Thursday, January 28, 2016

The Connection between Literacy Rate and GDP

We spent today looking at a lot of data - and trying to make sense of it.  It was very similar to what the students did at Station 5 on Tuesday - but much more in depth.

We started off by looking at 4 countries in Africa that had low literacy rates: <70%.  Most students noticed that the GDP was also low.

Then, we looked at 4 countries in Africa that had high literacy rates: >90%.  Students could also pick up on the GDP being fairly high in those countries.

So then I asked the question, why?  Why do countries with low literacy rates have a low GDP, and why do countries with high literacy rates have a high GDP?

Some possible answers we came up with were:  People who can read and write have more human capital, and will be able to secure better jobs - raising the GDP of the country.  People who cannot read and write will have a much more difficult time finding a job and raising the country's GDP.

Also, if a country doesn't have enough money - they won't be able to pay for teachers. If they can't pay for teachers, it will lower the literacy rate of the country.

The next obvious question is - which is causing which? Is a low literacy rate causing low GDP? Or is low GDP causing low literacy rate? Or both?

Well, we skipped the obvious question, for now - and looked for outliers. Were there any countries that had a high GDP and low literacy rate, or vice versa?

We didn't find any countries with a high GDP and low literacy rate. But we DID find a couple countries with a high literacy rate, and low GDP.




I know that being a teacher, I should write a solid concluding paragraph. But looking up at the clock, I noticed that as a teacher I'm also pressed for time. And there's no way I'll get the whole lesson written down into a blog post.

Still, if any of my students want extra credit, they may read and discuss this blog with an adult. To prove that you were here today, write down definitions for literacy rate and GDP.

Then, have the adult sign the paper. Make sure your name, date, and hour are on it, and turn it in tomorrow.

Monday, January 25, 2016

Stations! Stations, Everyone!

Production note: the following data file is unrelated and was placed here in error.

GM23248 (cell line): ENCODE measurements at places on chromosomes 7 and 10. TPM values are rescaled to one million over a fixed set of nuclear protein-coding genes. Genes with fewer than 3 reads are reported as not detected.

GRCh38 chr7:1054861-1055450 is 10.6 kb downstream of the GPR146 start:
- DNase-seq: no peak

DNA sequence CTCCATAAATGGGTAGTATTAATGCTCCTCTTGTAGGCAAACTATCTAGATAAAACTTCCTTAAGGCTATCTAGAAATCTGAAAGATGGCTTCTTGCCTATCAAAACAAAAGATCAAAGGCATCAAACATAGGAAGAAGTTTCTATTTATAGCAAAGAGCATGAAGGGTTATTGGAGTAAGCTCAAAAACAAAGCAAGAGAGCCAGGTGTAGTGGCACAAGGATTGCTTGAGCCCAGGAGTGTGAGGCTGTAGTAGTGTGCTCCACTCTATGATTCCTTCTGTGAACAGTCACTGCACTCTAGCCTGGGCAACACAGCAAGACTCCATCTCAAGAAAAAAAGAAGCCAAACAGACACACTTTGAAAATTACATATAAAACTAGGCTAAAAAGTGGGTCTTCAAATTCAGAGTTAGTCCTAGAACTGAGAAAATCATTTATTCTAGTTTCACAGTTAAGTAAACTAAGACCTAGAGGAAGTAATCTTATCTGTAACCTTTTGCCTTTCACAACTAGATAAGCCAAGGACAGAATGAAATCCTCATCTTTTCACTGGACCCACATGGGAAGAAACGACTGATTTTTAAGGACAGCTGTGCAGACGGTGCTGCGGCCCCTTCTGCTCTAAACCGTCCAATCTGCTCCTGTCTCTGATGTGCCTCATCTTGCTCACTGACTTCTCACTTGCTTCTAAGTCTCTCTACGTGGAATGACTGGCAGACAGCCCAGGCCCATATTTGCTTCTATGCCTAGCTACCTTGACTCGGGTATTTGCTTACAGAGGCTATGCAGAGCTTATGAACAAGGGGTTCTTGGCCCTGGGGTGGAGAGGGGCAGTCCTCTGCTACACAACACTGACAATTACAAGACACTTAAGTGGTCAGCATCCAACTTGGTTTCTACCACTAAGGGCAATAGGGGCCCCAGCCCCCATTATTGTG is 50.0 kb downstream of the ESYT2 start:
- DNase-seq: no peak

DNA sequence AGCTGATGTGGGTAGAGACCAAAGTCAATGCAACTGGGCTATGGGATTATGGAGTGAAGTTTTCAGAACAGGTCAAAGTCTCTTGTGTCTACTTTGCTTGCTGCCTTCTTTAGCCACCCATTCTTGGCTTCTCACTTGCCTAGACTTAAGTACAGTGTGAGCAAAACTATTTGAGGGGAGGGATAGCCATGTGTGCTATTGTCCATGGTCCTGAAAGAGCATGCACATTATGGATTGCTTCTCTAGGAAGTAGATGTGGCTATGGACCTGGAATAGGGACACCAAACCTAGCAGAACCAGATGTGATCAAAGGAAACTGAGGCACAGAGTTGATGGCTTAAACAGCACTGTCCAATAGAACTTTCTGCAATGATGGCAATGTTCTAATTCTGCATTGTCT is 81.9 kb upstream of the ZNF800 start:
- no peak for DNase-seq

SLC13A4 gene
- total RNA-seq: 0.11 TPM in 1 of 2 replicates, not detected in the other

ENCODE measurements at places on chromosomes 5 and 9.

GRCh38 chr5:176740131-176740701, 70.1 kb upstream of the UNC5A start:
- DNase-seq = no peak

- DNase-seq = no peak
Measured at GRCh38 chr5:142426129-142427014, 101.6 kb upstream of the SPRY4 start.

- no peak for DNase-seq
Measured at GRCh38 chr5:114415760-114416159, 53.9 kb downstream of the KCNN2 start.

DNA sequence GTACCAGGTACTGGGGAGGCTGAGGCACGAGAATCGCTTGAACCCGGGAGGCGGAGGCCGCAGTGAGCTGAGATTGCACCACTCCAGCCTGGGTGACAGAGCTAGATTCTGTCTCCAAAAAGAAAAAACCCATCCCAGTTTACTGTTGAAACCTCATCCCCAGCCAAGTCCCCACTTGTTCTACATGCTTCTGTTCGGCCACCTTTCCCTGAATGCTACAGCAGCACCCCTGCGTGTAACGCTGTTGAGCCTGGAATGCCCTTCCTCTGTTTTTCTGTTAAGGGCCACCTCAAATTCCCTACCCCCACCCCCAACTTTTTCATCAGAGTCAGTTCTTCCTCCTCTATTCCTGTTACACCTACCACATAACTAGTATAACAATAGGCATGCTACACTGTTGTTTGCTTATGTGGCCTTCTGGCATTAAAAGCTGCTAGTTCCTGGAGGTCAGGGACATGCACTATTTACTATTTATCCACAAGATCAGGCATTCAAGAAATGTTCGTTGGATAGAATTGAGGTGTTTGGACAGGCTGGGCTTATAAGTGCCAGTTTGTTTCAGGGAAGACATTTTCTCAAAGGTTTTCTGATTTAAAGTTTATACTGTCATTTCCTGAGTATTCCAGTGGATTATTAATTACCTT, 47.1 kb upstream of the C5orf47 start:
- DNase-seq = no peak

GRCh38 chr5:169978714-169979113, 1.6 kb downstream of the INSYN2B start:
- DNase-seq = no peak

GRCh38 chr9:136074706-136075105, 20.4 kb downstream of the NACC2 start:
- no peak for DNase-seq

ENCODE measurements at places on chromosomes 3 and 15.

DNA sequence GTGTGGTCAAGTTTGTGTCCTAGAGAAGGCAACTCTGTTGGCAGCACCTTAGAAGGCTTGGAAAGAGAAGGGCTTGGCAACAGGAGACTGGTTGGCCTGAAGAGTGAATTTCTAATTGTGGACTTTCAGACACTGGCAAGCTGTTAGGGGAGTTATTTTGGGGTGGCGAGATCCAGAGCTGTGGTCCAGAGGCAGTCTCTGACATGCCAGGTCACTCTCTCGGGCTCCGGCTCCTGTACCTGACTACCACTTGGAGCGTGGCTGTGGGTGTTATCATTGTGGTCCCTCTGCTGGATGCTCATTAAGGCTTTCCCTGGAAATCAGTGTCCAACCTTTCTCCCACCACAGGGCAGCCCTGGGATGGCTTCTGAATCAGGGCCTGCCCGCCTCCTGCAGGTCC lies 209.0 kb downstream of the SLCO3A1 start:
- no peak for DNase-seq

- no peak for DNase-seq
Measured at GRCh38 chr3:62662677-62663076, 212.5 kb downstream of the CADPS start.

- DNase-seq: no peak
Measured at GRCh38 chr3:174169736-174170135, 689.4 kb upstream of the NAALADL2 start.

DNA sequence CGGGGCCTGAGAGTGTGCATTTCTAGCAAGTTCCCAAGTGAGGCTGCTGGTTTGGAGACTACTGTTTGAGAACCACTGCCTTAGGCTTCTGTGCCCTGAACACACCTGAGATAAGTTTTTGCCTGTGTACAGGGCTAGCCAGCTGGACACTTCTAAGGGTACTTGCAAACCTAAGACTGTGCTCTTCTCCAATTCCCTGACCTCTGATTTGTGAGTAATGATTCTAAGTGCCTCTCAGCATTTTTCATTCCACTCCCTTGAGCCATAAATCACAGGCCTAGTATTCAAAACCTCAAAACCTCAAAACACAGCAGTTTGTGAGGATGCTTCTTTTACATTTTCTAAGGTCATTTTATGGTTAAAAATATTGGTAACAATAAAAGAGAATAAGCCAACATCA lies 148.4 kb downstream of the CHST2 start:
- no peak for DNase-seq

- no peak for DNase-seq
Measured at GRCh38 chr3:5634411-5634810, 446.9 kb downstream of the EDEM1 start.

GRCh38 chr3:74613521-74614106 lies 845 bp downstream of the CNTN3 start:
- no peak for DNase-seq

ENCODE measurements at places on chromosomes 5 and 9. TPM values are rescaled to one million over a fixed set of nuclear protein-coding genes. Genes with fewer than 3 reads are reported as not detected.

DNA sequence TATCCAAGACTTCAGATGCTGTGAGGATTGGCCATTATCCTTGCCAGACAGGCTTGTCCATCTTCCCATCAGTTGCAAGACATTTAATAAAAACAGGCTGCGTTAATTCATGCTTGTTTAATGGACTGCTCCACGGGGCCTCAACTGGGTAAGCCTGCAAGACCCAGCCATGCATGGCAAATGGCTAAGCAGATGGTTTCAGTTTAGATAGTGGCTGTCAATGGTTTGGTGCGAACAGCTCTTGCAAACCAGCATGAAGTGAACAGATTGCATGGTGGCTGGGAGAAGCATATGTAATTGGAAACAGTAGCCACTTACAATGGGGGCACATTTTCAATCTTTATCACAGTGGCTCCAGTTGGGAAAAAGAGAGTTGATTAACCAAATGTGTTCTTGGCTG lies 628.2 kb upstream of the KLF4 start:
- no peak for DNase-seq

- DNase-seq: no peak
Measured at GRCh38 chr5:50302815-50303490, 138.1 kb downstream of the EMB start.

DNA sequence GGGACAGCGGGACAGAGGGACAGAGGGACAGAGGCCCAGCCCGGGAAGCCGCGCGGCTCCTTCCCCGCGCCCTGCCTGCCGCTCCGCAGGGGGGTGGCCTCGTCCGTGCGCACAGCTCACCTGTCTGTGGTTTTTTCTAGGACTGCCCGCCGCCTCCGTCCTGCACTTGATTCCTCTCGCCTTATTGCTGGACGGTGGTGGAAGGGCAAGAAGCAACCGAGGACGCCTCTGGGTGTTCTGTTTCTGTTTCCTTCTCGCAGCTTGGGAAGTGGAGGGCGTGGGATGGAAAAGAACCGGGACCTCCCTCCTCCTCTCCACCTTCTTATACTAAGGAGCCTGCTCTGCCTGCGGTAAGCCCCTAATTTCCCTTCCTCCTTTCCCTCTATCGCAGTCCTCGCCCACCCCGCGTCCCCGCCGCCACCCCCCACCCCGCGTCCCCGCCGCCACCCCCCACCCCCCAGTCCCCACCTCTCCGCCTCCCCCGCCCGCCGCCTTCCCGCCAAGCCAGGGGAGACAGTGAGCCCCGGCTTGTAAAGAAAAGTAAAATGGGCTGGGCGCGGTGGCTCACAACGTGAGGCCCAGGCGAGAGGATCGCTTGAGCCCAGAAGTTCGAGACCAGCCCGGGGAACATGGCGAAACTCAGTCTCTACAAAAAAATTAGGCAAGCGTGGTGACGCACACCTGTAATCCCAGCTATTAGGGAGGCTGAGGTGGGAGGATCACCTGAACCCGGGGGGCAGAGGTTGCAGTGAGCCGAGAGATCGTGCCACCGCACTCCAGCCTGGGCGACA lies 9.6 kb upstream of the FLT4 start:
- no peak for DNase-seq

Ancient Civilization Quiz grades will be entered soon.  If students weren't here on Friday, they should make up the quiz on Wednesday.

Today and tomorrow we're working on stations.

In past years, I haven't done as good of a job as I've wanted reviewing throughout the year.  That changed today.  Around the room, I made 7 stations.  Students had a little over 10 minutes to complete each one.

Almost all of them focused on something we had studied earlier in the year.

Here's a picture from each
Station 1:  Globalization, Industrialization, Urbanization

Wednesday, January 20, 2016

Ancient Civs Quiz Friday

Make sure you're ready for a quiz over the ancient civilizations on Friday.  It shouldn't be anything TOO difficult.

If you weren't in class today, you need to print out this EGYPT MAP and turn it in as soon as you are able.

I'm not going to make a long post today, as I'm getting tomorrow's review game together.

If you want extra credit, here's how you can prove you were here:

List all 4 ancient civilizations that we've studied, and tell me what rivers they are found near.

Make sure your name, date, and hour are on the paper.

Turn it in tomorrow.

Also, if you didn't watch this video last week, here it is:

Thursday, January 14, 2016


I feel like it's been a LONG time since I've written a genuine post here on the blog.  I've only written one since the new school year.

And we've done so much.  So much Mesopotamia.

Here are some things you can talk about at home to try to reinforce what we're learning:

We studied the Sumerians, and their development of Cuneiform.  They wrote by pressing a stylus into clay.  Then, they'd bake the clay tablets if they want to keep what they'd written.

We didn't use clay, but we did write in Cuneiform with Play-Doh:

Tuesday, January 12, 2016

Dying to Post, and Fear of Death

I have been DYING to write a blog post - a legitimate one.  There's been so much going on in class lately.  I've got pictures that I want to upload and talk about.

But, I also don't want to actually die.  This is what I saw when I took out my phone at the end of the day:

So, it looks like it will be another quick blog post.  But in a way, it makes sense, because we talked about dying today in class.  Fear, and death.

Here's what we can do: read THIS POST and do what it says for extra credit.  I feel like I wrote a pretty good post on this topic last school year, and I don't want it to go to waste.  

Stay safe out there.

Thursday, January 7, 2016

One Last Chance

Here's one last chance at extra credit before the end of the quarter.

I didn't have time to write a new blog post today, but I wrote a pretty good one about a very similar lesson a couple years ago.  If you want extra credit, click the link and go to it.

Tuesday, January 5, 2016

Hunting and Gathering - Agriculture+Rivers - Civilization Flowcharts

Yesterday my students made flowcharts showing humanity's progression from hunting/gathering to civilizations.  (If you weren't here, please download it and complete it.)

This wasn't a worksheet where students had to find the answers.  It was more like a puzzle: I gave the students the answers, they had to put it together in a way that made sense to them.

I liked a lot of these.  And I thought it was especially interesting how students who are given the same material can come up with quite different ways of expressing and representing what was given.

Here are a couple examples:

I liked this one because it included a lot of detail, and it all made sense.  I like the explanation of silt, the different cultures trading, a net for catching fish...  There's a lot to like.  The clock at the bottom shows me that this did not happen quickly, an idea one might get if the clock wasn't present.